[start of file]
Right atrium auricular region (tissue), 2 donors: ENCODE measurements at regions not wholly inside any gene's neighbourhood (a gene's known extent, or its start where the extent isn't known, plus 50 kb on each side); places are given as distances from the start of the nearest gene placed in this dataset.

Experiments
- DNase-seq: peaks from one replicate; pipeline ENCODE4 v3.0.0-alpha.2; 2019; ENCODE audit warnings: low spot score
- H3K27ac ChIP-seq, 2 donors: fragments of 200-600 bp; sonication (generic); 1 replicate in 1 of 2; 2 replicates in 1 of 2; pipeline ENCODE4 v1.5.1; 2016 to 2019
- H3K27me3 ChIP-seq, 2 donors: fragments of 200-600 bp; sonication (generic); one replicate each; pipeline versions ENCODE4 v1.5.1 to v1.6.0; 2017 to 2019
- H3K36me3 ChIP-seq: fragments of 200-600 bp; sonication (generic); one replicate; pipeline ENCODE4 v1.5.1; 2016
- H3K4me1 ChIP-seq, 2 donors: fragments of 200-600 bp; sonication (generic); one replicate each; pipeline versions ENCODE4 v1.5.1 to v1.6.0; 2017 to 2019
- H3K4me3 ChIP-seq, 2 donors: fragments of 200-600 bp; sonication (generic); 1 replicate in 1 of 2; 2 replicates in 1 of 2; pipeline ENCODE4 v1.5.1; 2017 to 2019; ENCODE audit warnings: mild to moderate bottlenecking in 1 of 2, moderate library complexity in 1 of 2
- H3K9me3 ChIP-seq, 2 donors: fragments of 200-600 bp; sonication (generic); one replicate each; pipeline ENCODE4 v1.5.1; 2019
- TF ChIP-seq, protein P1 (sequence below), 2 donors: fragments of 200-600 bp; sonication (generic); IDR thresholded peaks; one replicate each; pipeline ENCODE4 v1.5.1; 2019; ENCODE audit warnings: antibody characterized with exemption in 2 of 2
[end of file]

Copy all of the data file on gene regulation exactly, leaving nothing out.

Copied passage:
Right atrium auricular region (tissue), 2 donors: ENCODE measurements at regions not wholly inside any gene's neighbourhood (a gene's known extent, or its start where the extent isn't known, plus 50 kb on each side); places are given as distances from the start of the nearest gene placed in this dataset.

Experiments
- DNase-seq: peaks from one replicate; pipeline ENCODE4 v3.0.0-alpha.2; 2019; ENCODE audit warnings: low spot score
- H3K27ac ChIP-seq, 2 donors: fragments of 200-600 bp; sonication (generic); 1 replicate in 1 of 2; 2 replicates in 1 of 2; pipeline ENCODE4 v1.5.1; 2016 to 2019
- H3K27me3 ChIP-seq, 2 donors: fragments of 200-600 bp; sonication (generic); one replicate each; pipeline versions ENCODE4 v1.5.1 to v1.6.0; 2017 to 2019
- H3K36me3 ChIP-seq: fragments of 200-600 bp; sonication (generic); one replicate; pipeline ENCODE4 v1.5.1; 2016
- H3K4me1 ChIP-seq, 2 donors: fragments of 200-600 bp; sonication (generic); one replicate each; pipeline versions ENCODE4 v1.5.1 to v1.6.0; 2017 to 2019
- H3K4me3 ChIP-seq, 2 donors: fragments of 200-600 bp; sonication (generic); 1 replicate in 1 of 2; 2 replicates in 1 of 2; pipeline ENCODE4 v1.5.1; 2017 to 2019; ENCODE audit warnings: mild to moderate bottlenecking in 1 of 2, moderate library complexity in 1 of 2
- H3K9me3 ChIP-seq, 2 donors: fragments of 200-600 bp; sonication (generic); one replicate each; pipeline ENCODE4 v1.5.1; 2019
- TF ChIP-seq, protein P1 (sequence below), 2 donors: fragments of 200-600 bp; sonication (generic); IDR thresholded peaks; one replicate each; pipeline ENCODE4 v1.5.1; 2019; ENCODE audit warnings: antibody characterized with exemption in 2 of 2